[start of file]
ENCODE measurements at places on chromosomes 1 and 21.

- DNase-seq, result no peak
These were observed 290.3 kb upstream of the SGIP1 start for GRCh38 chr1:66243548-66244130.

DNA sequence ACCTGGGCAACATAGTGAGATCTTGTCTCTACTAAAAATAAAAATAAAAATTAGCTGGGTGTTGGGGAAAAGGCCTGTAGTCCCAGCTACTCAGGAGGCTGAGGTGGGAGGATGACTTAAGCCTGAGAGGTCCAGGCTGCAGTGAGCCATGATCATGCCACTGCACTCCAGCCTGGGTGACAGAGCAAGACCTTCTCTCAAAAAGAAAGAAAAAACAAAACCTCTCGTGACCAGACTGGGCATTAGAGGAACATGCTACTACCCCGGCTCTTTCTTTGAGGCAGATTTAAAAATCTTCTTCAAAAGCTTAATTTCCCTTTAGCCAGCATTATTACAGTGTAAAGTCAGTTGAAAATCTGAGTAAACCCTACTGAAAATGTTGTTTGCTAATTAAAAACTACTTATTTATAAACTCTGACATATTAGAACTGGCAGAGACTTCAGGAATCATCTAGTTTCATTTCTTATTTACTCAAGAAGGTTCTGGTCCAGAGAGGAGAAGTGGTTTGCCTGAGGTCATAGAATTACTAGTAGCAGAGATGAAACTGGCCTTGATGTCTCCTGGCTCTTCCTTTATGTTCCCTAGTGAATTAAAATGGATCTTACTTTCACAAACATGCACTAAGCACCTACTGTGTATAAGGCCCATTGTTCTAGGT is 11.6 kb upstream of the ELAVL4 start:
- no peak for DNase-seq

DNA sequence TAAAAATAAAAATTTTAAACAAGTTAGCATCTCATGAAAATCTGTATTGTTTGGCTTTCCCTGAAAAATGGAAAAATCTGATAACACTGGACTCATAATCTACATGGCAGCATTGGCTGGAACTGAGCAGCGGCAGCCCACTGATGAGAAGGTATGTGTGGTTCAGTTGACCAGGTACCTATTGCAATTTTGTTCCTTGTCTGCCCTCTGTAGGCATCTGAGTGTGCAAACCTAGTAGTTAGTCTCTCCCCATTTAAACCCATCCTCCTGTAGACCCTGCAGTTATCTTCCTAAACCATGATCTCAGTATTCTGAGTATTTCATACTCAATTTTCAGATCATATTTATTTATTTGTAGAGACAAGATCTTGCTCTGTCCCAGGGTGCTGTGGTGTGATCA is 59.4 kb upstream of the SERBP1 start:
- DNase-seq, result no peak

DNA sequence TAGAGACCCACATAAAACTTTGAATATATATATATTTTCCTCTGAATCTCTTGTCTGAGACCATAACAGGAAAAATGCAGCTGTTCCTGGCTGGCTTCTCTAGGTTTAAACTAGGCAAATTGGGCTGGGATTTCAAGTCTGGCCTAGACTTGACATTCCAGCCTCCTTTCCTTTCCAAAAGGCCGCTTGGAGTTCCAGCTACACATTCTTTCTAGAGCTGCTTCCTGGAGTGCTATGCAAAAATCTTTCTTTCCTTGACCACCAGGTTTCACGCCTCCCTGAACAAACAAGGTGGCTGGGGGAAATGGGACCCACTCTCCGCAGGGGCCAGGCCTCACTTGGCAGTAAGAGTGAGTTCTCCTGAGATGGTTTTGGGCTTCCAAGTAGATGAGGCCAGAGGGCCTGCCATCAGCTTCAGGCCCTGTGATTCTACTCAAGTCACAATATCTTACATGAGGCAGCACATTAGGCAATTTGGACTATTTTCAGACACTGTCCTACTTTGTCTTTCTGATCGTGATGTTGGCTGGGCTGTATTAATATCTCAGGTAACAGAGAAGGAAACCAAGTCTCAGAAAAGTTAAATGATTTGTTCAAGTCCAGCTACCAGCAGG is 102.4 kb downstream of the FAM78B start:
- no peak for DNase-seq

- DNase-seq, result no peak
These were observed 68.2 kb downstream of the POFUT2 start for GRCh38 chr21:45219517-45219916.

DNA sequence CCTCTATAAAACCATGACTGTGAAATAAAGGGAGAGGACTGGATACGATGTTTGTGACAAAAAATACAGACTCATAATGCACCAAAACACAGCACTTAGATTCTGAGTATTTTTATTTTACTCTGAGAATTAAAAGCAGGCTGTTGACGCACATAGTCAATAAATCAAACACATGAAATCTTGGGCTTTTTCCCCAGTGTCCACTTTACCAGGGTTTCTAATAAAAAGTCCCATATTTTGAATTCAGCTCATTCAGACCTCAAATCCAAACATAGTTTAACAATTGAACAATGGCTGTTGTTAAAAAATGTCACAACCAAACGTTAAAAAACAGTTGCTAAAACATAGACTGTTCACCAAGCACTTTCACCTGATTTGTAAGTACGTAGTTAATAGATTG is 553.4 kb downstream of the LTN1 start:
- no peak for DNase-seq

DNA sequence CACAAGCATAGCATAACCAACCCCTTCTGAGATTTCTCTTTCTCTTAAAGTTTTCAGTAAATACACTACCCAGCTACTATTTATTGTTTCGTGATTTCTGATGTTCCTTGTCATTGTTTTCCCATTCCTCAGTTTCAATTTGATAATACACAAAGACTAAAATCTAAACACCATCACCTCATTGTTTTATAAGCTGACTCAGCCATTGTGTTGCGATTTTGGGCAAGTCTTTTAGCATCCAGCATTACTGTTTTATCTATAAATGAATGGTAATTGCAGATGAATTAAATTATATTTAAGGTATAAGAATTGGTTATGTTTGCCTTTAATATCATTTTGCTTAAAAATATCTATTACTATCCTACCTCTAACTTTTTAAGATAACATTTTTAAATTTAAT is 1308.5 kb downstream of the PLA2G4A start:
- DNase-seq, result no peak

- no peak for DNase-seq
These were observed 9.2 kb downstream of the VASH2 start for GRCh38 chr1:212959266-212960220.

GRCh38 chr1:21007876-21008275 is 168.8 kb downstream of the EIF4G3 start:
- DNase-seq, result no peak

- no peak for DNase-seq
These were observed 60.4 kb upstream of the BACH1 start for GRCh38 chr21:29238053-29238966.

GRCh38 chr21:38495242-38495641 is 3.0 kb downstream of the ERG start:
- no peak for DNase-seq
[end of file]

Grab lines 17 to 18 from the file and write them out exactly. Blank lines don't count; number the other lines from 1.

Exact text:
These were observed 9.2 kb downstream of the VASH2 start for GRCh38 chr1:212959266-212960220.

GRCh38 chr1:21007876-21008275 is 168.8 kb downstream of the EIF4G3 start: